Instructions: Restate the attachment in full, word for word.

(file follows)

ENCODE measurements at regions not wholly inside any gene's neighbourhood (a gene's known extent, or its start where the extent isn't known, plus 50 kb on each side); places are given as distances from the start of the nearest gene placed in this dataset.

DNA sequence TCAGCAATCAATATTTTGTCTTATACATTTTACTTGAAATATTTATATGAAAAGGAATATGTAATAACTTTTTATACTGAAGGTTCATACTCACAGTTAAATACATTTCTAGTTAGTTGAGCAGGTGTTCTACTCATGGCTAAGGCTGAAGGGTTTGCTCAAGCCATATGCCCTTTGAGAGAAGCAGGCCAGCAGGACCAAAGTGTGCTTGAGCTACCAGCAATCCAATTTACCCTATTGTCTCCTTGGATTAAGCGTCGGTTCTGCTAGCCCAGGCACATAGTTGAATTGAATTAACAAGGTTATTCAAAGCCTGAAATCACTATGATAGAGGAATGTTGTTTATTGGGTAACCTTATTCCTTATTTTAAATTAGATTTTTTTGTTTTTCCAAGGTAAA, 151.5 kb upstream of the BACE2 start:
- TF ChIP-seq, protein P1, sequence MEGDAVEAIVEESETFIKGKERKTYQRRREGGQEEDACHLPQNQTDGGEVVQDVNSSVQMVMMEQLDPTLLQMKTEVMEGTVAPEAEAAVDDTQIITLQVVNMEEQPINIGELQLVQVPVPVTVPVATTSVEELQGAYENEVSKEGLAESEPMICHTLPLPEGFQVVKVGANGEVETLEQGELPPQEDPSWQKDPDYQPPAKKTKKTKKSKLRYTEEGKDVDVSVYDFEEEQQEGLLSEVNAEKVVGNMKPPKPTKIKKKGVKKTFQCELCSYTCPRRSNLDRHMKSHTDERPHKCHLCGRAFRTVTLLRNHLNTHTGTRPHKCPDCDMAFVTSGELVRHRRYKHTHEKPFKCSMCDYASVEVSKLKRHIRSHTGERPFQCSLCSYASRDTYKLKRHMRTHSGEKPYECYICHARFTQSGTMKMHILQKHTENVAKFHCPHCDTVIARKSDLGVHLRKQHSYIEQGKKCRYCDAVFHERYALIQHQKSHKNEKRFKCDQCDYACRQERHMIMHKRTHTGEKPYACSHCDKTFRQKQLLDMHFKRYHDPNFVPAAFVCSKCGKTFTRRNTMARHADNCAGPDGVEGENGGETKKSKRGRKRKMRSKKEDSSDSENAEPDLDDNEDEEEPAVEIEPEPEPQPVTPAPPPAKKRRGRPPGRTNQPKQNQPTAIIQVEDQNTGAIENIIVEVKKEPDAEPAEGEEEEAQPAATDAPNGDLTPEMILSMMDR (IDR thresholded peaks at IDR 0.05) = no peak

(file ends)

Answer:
ENCODE measurements at regions not wholly inside any gene's neighbourhood (a gene's known extent, or its start where the extent isn't known, plus 50 kb on each side); places are given as distances from the start of the nearest gene placed in this dataset.

DNA sequence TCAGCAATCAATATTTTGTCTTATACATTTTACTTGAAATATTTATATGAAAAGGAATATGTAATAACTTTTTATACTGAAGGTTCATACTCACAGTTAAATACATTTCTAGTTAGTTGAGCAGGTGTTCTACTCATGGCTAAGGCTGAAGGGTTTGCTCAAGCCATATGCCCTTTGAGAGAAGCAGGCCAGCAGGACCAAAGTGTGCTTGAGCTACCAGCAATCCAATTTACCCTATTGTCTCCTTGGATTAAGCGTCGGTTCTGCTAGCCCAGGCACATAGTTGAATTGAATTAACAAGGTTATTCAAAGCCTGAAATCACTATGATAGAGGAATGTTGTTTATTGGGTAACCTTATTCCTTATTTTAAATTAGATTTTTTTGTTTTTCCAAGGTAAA, 151.5 kb upstream of the BACE2 start:
- TF ChIP-seq, protein P1, sequence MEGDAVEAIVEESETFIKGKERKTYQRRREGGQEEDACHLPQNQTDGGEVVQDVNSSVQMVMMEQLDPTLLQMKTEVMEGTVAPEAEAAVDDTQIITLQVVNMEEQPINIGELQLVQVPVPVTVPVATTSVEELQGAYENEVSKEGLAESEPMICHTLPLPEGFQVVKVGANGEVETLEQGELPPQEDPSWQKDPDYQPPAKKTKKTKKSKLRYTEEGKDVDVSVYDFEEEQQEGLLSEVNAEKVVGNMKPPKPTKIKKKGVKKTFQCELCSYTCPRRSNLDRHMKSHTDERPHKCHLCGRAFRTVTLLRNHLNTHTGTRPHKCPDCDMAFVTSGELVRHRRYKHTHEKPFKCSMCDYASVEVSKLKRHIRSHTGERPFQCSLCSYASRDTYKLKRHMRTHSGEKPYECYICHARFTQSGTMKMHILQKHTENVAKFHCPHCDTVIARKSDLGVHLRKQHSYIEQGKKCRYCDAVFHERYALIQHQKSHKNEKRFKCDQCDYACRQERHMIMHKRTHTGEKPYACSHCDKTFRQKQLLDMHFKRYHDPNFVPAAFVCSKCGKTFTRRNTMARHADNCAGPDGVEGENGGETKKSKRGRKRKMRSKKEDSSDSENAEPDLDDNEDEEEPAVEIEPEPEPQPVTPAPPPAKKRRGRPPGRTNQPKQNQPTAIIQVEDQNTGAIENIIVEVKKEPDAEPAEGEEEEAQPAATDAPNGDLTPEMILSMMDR (IDR thresholded peaks at IDR 0.05) = no peak